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  1. A Process Metaphysics and Lived Experience Analysis of Chicanxs, Spanglish, Mexicans and Mexicanidad.Kim Díaz - 2018 - Journal of World Philosophies 3 (1):44-52.
    In the conclusion to “A World of Pure Experience”, William James writes, “experience grows by its edges.” I explore what this may mean vis-à-vis Chicanx culture and Spanglish to argue that Chicanxs are neither a bastardization of Anglo or Mexican people and culture, nor is Spanglish a bastardization of English or Español, and that in some ways Chicanxs feel their Mexicanidad more palpably than Mexicans who live in the interior of Mexico, where one’s Mexicanidad is not a predominant identifier. I (...)
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  • Phenomenology of Chicana Experience and Identity: Communication and Transformation in Praxis.Jacqueline M. Martinez - 2000 - Rowman & Littlefield Publishers.
    Using narrative descriptions of the author's own lived-experience of her ethnic heritage, Martinez offers a systematic interrogation of the social and cultural norms by which certain aspects of her Mexican-American cultural heritage are both retained and lost over generations of assimilation. Combining semiotic and existential phenomenology with Chicana feminism, the author charts new terrain where anti-racist, anti-sexist, and anti-homophobic work may be pursued.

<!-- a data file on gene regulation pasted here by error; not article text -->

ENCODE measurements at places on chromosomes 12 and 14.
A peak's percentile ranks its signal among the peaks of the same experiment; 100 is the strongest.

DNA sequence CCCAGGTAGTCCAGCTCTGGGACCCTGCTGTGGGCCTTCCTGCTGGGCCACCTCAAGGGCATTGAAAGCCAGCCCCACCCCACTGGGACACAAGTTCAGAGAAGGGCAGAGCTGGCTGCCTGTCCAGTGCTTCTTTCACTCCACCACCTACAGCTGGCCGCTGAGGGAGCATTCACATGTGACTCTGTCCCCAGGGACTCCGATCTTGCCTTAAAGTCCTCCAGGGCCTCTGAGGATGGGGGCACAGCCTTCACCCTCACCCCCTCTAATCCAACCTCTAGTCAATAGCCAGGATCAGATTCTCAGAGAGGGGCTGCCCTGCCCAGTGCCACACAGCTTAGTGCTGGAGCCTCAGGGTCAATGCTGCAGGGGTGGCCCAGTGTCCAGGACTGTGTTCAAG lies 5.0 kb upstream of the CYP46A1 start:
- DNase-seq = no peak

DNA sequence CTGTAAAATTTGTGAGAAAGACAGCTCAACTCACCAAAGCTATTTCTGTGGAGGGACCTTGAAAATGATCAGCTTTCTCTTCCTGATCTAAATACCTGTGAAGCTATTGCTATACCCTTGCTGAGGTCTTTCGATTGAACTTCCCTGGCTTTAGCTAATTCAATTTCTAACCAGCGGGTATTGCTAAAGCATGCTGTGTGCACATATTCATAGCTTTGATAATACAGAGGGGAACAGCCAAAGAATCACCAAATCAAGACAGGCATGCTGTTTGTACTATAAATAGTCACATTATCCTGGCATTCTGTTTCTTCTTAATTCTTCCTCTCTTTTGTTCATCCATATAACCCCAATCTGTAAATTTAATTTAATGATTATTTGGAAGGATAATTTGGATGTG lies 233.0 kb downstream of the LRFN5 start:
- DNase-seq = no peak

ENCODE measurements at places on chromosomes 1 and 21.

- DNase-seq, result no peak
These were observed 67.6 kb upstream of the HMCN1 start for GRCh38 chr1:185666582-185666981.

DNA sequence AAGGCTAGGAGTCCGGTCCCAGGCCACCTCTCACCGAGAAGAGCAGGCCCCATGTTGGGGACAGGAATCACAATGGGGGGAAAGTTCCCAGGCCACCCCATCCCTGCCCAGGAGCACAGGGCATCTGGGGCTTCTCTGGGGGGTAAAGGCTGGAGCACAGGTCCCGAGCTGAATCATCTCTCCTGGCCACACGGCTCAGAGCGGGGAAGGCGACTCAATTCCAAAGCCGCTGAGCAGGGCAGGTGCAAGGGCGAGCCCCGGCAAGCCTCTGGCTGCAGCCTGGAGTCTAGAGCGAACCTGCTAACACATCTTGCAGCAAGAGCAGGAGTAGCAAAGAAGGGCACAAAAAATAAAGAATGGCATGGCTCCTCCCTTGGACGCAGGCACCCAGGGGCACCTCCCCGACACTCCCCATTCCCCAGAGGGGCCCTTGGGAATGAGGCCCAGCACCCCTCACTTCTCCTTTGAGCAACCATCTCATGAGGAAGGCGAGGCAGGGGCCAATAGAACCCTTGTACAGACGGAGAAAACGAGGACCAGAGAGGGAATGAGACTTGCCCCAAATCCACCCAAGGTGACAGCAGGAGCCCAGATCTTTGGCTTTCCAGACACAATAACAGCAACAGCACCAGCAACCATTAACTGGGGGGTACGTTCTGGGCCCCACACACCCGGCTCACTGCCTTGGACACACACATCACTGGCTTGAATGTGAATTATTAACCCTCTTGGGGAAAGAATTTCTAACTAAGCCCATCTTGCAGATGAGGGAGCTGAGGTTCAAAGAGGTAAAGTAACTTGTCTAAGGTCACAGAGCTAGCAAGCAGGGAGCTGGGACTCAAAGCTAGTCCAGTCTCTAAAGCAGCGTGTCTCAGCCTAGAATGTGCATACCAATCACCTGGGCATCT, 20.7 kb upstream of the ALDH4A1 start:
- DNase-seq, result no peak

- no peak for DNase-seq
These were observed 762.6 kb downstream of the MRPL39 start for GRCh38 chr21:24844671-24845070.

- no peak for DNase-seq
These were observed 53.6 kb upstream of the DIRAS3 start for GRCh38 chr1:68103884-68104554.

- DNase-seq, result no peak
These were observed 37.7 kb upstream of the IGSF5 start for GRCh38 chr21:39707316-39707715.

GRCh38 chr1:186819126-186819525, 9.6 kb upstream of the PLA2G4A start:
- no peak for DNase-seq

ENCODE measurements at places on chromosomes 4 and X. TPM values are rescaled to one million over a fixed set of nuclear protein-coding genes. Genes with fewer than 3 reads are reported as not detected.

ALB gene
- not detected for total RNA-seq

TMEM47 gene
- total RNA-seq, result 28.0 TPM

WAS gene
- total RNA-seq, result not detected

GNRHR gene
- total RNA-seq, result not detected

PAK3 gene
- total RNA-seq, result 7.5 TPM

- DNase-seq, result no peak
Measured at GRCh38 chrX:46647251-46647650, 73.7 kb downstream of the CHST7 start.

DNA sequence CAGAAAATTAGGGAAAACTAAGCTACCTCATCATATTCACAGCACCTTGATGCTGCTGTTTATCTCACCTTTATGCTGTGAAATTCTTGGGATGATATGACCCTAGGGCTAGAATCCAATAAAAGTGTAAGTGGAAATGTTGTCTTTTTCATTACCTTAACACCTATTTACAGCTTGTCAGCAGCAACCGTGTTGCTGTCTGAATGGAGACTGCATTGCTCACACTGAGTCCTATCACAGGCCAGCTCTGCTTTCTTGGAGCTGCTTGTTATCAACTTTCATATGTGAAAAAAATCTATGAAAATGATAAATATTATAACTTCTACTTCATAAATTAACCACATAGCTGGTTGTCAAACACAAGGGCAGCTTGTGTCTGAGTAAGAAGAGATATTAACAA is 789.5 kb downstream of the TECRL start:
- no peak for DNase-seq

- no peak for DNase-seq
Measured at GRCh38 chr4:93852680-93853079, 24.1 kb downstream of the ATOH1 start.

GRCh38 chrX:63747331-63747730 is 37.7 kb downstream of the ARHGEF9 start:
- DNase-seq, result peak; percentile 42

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  • Borderlands/La Frontera: The New Mestiza.Gloria Anzaldúa - 1987 - Aunt Lute.
    Borderlands/La Frontera deals with the psychology of resistance to oppression. The possibility of resistance is revealed by perceiving the self in the process of being oppressed as another face of the self in the process of resisting oppression. The new mestiza consciousness is born from this interplay between oppression and resistance. Resistance is understood as social, collective activity, by adding to Anzaldúa's theory the distinction between the act and the process of resistance.
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  • (M)Existentialism.Carlos Alberto Sánchez - 2019 - The Philosophers' Magazine 84:82-88.
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  • Phenomenology of Chicana Experience and Identity: Communication and Transformation in Praxis.Eduardo Mendieta - 2004 - Hypatia 19 (3):231-234.
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  • Gloria Anzaldúa's Affective Logic of Volverse Una.Cynthia M. Paccacerqua - 2016 - Hypatia 31 (2):334-351.
    Although Gloria Anzaldúa's critical categories have steadily entered discussions in the field of philosophy, a lingering skepticism remains about her works’ ability to transcend the particularity of her lived experience. In an effort to respond to this attitude, I make Anzaldúa's corpus the center of philosophical analysis and posit that immanent to this work is a logic that lends it the unity of a critical philosophy that accounts for its concrete, multilayered character and shifting, creative force. I call this an (...)
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  • Gloria E. Anzaldúa's Autohistoria‐Teoría as an Epistemology of Self‐Knowledge/Ignorance.Andrea J. Pitts - 2016 - Hypatia 31 (2):352-369.